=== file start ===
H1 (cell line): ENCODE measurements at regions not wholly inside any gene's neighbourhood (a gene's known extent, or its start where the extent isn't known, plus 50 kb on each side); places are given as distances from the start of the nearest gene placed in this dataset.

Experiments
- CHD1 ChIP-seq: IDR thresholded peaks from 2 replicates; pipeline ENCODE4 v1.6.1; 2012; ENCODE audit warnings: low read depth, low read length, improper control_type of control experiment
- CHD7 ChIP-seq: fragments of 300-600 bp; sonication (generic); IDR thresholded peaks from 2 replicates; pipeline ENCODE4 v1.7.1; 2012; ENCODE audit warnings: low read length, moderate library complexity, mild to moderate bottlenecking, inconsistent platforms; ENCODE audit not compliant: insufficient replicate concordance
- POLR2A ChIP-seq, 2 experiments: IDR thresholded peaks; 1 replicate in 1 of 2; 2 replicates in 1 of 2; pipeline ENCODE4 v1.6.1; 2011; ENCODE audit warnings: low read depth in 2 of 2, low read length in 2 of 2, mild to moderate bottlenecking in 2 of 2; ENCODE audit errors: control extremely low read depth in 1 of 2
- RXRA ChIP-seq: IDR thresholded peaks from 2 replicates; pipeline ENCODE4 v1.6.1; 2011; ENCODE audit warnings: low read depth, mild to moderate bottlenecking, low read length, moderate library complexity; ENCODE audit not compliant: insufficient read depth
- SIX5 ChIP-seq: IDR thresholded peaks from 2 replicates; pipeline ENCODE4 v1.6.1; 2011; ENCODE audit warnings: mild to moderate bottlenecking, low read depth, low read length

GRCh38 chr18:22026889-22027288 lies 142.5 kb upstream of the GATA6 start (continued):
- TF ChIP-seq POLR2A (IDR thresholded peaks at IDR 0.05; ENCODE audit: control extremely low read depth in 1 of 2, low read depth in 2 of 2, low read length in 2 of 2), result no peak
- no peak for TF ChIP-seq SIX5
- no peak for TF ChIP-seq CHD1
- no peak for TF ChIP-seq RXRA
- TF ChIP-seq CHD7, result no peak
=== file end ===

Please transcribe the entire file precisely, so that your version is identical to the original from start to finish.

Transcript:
H1 (cell line): ENCODE measurements at regions not wholly inside any gene's neighbourhood (a gene's known extent, or its start where the extent isn't known, plus 50 kb on each side); places are given as distances from the start of the nearest gene placed in this dataset.

Experiments
- CHD1 ChIP-seq: IDR thresholded peaks from 2 replicates; pipeline ENCODE4 v1.6.1; 2012; ENCODE audit warnings: low read depth, low read length, improper control_type of control experiment
- CHD7 ChIP-seq: fragments of 300-600 bp; sonication (generic); IDR thresholded peaks from 2 replicates; pipeline ENCODE4 v1.7.1; 2012; ENCODE audit warnings: low read length, moderate library complexity, mild to moderate bottlenecking, inconsistent platforms; ENCODE audit not compliant: insufficient replicate concordance
- POLR2A ChIP-seq, 2 experiments: IDR thresholded peaks; 1 replicate in 1 of 2; 2 replicates in 1 of 2; pipeline ENCODE4 v1.6.1; 2011; ENCODE audit warnings: low read depth in 2 of 2, low read length in 2 of 2, mild to moderate bottlenecking in 2 of 2; ENCODE audit errors: control extremely low read depth in 1 of 2
- RXRA ChIP-seq: IDR thresholded peaks from 2 replicates; pipeline ENCODE4 v1.6.1; 2011; ENCODE audit warnings: low read depth, mild to moderate bottlenecking, low read length, moderate library complexity; ENCODE audit not compliant: insufficient read depth
- SIX5 ChIP-seq: IDR thresholded peaks from 2 replicates; pipeline ENCODE4 v1.6.1; 2011; ENCODE audit warnings: mild to moderate bottlenecking, low read depth, low read length

GRCh38 chr18:22026889-22027288 lies 142.5 kb upstream of the GATA6 start (continued):
- TF ChIP-seq POLR2A (IDR thresholded peaks at IDR 0.05; ENCODE audit: control extremely low read depth in 1 of 2, low read depth in 2 of 2, low read length in 2 of 2), result no peak
- no peak for TF ChIP-seq SIX5
- no peak for TF ChIP-seq CHD1
- no peak for TF ChIP-seq RXRA
- TF ChIP-seq CHD7, result no peak